New studies on opioids show ineffectiveness, high cost

Almost daily, reports of opioid misuse and overdose make the news as the opioid crisis continues to effect more lives. In the past few months, studies and research have provided new information about the effectiveness of opioids and the rising toll of the opioid epidemic. For the first time since 1963, the average life expectancy in the U.S. has dropped two years in a row , due in large part to increases in opioid overdose.

A government-funded study has shown that after a year of treatment, opioids weren’t any better than common painkillers . The study measured improving pain related to daily functioning, such as ability to sleep and work. In fact, opioids were slightly worse at controlling pain intensity but had more side effects. While opioids are good at treating acute pain, they are less effective for chronic pain.

A Workers’ Compensation Research Institute study has linked long-term opioid use with later return to work for injured workers . For work-related, nonsurgical, lower-back injuries, long-term opioid prescriptions tripled time away from work in comparison to claims without a prescription.

Other research has shown a 30 percent increase in emergency room visits nationwide due to opioid overdose. Within the Midwest, there was a 70 percent rise. The economic cost of the opioid crisis has exceeded $1 trillion since 2001 . Much of the cost comes from lost wages, lost productivity and health care costs. This doesn’t account for the emotional costs to individuals with opioid addictions, as well as their families and loved ones.

SFM’s commitment to reducing opioid use

In 2014, SFM determined that the increasing long-term opioid use by injured workers was a vital public health issue. SFM began reviewing older claims with long-term opioid use in high doses and recommending alternatives to opioids for newer claims. To aid in this, SFM hired Gail Pravatiner, an experienced drug review nurse. Pravatiner reviews claims, communicates with physicians and injured workers and manages medications for high-risk claimants.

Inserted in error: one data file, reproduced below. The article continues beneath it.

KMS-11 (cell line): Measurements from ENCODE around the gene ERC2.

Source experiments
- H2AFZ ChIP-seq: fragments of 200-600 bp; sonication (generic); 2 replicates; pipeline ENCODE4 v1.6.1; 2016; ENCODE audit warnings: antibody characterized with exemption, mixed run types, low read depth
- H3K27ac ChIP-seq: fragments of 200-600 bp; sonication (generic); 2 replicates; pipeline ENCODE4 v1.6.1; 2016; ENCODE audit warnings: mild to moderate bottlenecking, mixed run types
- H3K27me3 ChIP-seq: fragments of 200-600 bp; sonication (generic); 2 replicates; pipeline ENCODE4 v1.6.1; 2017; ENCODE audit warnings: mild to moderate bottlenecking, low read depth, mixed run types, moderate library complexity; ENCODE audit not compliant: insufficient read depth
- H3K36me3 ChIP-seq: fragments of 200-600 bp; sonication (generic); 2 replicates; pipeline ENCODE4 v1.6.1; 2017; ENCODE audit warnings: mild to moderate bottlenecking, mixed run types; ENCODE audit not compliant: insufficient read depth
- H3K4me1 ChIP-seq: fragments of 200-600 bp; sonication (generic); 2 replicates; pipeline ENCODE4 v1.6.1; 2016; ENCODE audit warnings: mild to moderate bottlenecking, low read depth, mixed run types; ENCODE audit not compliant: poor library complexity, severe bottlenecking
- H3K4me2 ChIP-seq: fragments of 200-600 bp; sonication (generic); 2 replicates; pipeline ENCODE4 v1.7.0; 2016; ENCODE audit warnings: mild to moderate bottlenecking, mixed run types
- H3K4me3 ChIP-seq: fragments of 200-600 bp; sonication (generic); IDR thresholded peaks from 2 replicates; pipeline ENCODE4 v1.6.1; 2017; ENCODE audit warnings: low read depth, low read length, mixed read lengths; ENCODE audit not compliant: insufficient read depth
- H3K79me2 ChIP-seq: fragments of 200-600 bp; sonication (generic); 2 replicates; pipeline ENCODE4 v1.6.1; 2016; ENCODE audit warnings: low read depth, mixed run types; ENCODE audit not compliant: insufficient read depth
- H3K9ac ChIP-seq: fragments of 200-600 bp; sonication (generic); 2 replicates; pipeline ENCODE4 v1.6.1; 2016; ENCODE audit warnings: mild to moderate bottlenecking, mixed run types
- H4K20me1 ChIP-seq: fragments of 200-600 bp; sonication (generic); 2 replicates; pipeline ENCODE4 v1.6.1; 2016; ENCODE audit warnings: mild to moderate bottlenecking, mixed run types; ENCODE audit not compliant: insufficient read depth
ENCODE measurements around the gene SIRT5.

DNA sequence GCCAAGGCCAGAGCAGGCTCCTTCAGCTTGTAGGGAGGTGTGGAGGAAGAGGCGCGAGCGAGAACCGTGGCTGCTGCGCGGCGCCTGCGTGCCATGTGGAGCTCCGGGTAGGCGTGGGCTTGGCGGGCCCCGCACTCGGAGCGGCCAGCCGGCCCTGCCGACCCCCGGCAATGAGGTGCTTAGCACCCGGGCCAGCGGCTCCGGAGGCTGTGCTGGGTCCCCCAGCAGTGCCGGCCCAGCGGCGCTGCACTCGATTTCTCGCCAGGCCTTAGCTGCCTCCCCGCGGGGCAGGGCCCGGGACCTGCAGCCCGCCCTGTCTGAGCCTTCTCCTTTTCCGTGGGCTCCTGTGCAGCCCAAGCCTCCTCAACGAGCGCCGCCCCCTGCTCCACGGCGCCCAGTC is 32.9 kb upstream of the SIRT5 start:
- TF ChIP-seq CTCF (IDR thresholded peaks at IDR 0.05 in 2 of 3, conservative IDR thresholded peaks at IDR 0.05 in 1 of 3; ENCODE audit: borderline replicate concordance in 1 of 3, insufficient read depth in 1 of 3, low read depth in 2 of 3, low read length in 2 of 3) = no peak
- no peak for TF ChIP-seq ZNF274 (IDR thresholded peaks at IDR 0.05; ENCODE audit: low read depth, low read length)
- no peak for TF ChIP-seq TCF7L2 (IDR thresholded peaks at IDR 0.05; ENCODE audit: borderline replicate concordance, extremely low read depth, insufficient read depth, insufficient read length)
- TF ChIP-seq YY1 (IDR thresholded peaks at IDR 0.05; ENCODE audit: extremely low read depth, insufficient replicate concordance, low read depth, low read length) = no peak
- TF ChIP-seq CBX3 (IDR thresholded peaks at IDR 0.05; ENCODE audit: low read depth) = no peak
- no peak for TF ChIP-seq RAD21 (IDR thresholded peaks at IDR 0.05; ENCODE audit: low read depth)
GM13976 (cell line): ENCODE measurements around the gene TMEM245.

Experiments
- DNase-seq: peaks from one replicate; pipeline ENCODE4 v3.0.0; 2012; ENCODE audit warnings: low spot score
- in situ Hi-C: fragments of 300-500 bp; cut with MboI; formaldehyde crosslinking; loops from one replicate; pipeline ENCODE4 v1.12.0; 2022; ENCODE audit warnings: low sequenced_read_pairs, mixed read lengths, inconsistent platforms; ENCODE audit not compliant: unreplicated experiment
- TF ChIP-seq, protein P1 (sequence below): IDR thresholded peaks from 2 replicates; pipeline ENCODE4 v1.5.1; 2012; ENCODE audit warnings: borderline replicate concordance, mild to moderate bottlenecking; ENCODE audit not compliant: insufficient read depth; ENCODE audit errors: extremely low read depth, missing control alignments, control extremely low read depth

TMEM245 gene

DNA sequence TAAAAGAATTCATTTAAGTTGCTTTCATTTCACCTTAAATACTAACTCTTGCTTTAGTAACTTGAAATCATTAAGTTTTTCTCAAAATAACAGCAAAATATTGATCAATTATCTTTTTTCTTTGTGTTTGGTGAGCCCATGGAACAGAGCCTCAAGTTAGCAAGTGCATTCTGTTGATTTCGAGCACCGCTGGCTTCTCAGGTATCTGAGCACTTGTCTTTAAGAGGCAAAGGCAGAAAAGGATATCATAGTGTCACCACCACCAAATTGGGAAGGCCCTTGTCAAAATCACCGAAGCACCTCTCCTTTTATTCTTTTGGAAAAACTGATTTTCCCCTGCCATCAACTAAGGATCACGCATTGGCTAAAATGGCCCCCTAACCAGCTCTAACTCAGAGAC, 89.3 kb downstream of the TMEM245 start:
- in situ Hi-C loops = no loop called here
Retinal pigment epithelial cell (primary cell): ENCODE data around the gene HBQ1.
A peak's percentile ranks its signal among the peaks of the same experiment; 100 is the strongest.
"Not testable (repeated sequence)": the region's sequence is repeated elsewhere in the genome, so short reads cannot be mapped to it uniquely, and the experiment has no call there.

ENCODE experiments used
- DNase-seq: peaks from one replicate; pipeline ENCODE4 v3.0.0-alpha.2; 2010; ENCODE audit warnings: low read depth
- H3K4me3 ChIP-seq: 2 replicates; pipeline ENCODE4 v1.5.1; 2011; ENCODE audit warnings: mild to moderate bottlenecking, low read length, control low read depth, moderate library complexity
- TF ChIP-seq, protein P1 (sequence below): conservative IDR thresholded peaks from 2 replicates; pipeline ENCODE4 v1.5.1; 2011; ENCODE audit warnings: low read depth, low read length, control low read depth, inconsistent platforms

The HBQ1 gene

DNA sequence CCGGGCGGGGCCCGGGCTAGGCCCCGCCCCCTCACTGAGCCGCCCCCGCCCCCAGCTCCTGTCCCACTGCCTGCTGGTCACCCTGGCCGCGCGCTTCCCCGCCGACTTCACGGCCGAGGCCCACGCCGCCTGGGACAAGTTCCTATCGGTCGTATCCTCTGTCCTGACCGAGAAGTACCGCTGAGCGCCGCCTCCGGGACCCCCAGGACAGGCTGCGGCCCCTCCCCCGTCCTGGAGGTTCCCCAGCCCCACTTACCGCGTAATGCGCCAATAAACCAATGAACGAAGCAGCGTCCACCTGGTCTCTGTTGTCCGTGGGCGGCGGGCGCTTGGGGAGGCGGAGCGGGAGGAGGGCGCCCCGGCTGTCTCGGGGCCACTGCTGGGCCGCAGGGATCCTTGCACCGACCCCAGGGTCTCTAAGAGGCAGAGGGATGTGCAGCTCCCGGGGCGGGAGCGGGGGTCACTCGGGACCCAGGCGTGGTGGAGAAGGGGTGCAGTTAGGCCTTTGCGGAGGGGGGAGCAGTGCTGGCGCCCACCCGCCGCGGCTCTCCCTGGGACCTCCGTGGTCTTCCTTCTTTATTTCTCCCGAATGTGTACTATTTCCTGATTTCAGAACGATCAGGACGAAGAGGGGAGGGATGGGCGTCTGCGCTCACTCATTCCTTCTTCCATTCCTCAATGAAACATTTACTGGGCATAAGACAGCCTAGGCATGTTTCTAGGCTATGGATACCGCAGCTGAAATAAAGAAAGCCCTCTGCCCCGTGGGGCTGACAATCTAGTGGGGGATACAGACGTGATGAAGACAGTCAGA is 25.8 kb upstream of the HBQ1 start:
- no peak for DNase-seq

Long-term opioid treatment parameters support Pravatiner in her efforts. In July 2015, Minnesota Department of Labor and Industry published treatment parameters addressing opioid use long term. In March 2016, the Centers for Disease Control and Prevention published guidelines that supported the minimum effective dose and assessed the efficacy of treatment plans that involve opioids.

Both the treatment parameters and CDC guidelines determined that physicians should recommend non-opioid treatment first. If opioids are prescribed, there should be an evaluation of the risk of harm or misuse. When necessary, they should yield not only a substantial improvement in pain but also an increase in function.

After tracking opioid use from July 2015 to July 2017, SFM found that 66 percent of cases with high opioid use either have decreased the dosage or have stopped using opioids completely. Pravatiner believes that this is due in part to the increasing public awareness of the opioid epidemic and to the education she and SFM provide to injured workers and prescribers.

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